Stephen Schwartz knows a good musical when he sees one. Six years ago when the composer of Godspell, Pippin and Wicked performed his concert act at the Edison Theatre, I asked Schwartz, "What's the last musical you saw that really knocked you out?" "Ragtime," he replied in a conversation that ran in Riverfront Times in February 2003. "I thought Ragtime was a great musical. [In the five years since I saw it] I've liked other shows. But in terms of being a classic musical, I thought Ragtime was fantastic."
If you define "great" literally, in terms of vast size that exceeds the conventional, then Ragtime is indeed a great musical. So much so, that this adaptation of the 1975 novel by E.L. Doctorow is too ambitious for most theaters to even attempt; thus Ragtime is infrequently staged. So for me the current combined effort between the Washington University Performing Arts Department and the Black Rep has been keenly anticipated. At the same time, great expectations often lead to great disappointments. So it's with both exhilaration and relief to be able to report that this Ragtime exceeds expectations.
It is a veritable triumph.
Almost from the moment the show begins and an ensemble of nearly 50 performers deftly sings and dances the Prologue, a musical narrative that both introduces our principal characters and sets forth the evening's principal theme — the intrusion of immigrants and blacks upon the complacency of white America at the turn of the twentieth century — chances are that you will, as I did, instantly forget that this is essentially a student production. These students rose to the challenge of being treated as professionals, and director Ron Himes (producing director of the Black Rep) was inspired by the enthusiasm of his malleable cast to do outstanding work. This alchemy of amateur and professional makes for potent and thrilling theater.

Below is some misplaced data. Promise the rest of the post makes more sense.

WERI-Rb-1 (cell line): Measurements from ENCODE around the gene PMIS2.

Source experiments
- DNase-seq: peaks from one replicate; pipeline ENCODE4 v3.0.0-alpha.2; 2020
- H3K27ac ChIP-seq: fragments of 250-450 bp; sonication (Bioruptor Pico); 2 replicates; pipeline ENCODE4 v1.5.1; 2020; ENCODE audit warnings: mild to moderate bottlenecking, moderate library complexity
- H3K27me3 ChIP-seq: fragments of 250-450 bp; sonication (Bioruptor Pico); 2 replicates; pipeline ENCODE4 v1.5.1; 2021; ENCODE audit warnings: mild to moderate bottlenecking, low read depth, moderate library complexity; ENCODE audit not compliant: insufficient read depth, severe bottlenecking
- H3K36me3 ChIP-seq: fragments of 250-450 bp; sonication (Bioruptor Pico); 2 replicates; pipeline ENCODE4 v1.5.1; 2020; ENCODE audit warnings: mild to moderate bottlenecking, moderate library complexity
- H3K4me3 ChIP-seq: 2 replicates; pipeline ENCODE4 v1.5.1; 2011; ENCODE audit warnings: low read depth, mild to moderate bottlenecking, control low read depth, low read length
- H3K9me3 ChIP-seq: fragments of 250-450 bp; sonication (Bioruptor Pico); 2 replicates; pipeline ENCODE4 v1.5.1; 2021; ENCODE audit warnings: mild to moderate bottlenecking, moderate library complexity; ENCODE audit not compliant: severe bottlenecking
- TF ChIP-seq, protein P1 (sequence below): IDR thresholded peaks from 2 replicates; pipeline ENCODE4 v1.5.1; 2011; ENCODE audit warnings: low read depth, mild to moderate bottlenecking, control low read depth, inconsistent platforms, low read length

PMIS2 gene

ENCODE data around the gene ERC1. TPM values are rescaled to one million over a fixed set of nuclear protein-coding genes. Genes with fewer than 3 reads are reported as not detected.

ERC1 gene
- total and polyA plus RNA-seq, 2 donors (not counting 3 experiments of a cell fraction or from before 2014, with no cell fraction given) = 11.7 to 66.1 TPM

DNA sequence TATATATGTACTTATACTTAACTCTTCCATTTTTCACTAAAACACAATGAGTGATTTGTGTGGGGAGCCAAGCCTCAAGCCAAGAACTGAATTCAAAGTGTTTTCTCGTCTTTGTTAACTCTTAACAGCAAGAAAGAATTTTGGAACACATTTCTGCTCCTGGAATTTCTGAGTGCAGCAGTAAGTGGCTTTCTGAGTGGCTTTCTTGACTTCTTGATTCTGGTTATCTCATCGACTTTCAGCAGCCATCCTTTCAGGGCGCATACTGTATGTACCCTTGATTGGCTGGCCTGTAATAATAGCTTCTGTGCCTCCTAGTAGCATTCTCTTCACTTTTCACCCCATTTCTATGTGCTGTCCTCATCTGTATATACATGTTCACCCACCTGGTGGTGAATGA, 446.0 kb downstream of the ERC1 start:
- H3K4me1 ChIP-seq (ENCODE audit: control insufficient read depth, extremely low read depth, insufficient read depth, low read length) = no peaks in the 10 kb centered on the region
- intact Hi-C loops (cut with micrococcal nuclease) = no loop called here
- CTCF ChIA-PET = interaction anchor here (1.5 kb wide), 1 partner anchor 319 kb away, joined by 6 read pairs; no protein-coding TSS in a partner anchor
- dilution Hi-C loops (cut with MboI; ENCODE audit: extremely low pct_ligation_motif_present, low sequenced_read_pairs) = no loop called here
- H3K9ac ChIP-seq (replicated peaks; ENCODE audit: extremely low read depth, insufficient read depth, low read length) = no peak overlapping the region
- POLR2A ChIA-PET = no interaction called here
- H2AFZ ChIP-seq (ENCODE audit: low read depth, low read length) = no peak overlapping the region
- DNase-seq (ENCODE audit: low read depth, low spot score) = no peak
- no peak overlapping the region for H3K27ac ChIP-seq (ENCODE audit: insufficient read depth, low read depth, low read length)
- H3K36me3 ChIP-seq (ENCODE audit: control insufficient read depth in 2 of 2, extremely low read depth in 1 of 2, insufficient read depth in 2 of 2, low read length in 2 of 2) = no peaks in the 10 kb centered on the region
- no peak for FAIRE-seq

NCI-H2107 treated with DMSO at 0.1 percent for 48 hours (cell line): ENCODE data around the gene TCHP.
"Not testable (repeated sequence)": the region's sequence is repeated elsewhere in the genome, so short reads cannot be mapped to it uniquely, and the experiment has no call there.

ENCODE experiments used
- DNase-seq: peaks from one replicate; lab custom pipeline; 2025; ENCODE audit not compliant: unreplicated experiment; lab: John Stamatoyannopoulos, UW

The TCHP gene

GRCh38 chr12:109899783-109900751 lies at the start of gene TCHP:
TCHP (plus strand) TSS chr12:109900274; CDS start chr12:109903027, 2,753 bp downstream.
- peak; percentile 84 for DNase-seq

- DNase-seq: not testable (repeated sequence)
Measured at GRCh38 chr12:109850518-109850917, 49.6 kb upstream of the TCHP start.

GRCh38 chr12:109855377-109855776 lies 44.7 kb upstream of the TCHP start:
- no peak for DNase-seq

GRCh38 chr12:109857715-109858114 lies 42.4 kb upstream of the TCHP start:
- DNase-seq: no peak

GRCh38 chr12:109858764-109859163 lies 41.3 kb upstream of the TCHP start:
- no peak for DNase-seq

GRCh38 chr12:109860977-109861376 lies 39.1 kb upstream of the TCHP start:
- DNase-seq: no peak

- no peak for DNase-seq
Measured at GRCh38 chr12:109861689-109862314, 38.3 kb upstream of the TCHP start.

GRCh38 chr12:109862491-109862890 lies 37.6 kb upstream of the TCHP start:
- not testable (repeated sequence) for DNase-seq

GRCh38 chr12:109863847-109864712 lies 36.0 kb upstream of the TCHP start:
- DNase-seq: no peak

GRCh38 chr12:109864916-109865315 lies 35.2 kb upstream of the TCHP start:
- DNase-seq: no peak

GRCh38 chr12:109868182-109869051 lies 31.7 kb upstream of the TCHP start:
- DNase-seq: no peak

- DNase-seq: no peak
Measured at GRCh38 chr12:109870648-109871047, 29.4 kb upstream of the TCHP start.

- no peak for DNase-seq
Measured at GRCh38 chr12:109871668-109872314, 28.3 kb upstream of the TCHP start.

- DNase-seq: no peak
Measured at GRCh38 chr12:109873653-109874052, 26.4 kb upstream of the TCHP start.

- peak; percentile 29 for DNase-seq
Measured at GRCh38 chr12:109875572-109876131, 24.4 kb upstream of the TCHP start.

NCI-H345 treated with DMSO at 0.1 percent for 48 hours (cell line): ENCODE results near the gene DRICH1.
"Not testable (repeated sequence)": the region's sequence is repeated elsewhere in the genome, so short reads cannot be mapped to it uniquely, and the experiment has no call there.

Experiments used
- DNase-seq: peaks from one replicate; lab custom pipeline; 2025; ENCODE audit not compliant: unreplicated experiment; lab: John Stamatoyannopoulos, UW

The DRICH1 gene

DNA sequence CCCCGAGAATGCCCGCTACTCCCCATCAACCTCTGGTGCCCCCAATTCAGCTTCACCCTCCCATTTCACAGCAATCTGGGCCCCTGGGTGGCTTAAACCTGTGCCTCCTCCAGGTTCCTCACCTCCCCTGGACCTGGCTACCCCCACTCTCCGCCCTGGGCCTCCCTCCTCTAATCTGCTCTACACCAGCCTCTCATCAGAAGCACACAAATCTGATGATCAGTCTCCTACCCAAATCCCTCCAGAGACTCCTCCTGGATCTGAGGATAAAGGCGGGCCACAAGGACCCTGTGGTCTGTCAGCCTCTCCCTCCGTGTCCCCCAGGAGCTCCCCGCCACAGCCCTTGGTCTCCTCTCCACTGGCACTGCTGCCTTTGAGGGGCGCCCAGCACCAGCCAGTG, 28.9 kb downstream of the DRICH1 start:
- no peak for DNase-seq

How gratifying to be exposed to an American musical that is so unrelentingly audacious. We are given a survey course in pre-World War I America. We enter New York City through Ellis Island and are exposed to the tawdry glamour of the vaudeville circuit; we watch baseball being played at the Polo Grounds and hear ragtime being performed in a Harlem nightclub. These and so many other facets of the American experience are enacted on Jim Burwinkel's formidable unit set, a façade of brick and steel that is both rock-solid and ethereal, for it can represent everything from a Lower East Side sweatshop to an Atlantic City beach.
Although Terrence McNally's script must of necessity distill and even eliminate much of Doctorow's plot, it's amazing how dense and nuanced are the story lines that remain, in part because the narrative is not restricted to the libretto. Every line in every song by Stephen Flaherty and Lynn Ahrens moves Ragtime forward. In the opening number we're told that "there was a distant music, a strange insistent music, the music of an era exploding, a century spinning in riches and rags." That same insistence informs this entire score. These lyrics don't allow us a moment to relax; they are crackling with ideas. "Journey On," "Wheels of a Dream," "The Night That Goldman Spoke at Union Square," "Gliding," "Our Children," "Back to Before" are just some of the songs that comprise one of the most enthralling scores in the recent American musical theater.
Perhaps I should single out individual performers — the integrity of Shaun Hudson's Coalhouse Walker, the innate decency of Micah Herstand's immigrant Jew, the soft spine of Renae Adams' Mother — but to mention more members of this impressive ensemble would eat up the limited space that also should be accorded to Bonnie Kruger's costume designs, the lighting by Sean Savoie, Millie Garvey's choreography and Charles Creath's musical direction. Reviews should not become checklists. Better instead that a viewer takes the time to read every name in the playbill, because they are all, on both sides of the stage, contributors to a collaboration of the highest order, participants in an artistic vision whose realization on the Edison Theatre stage will knock you out.
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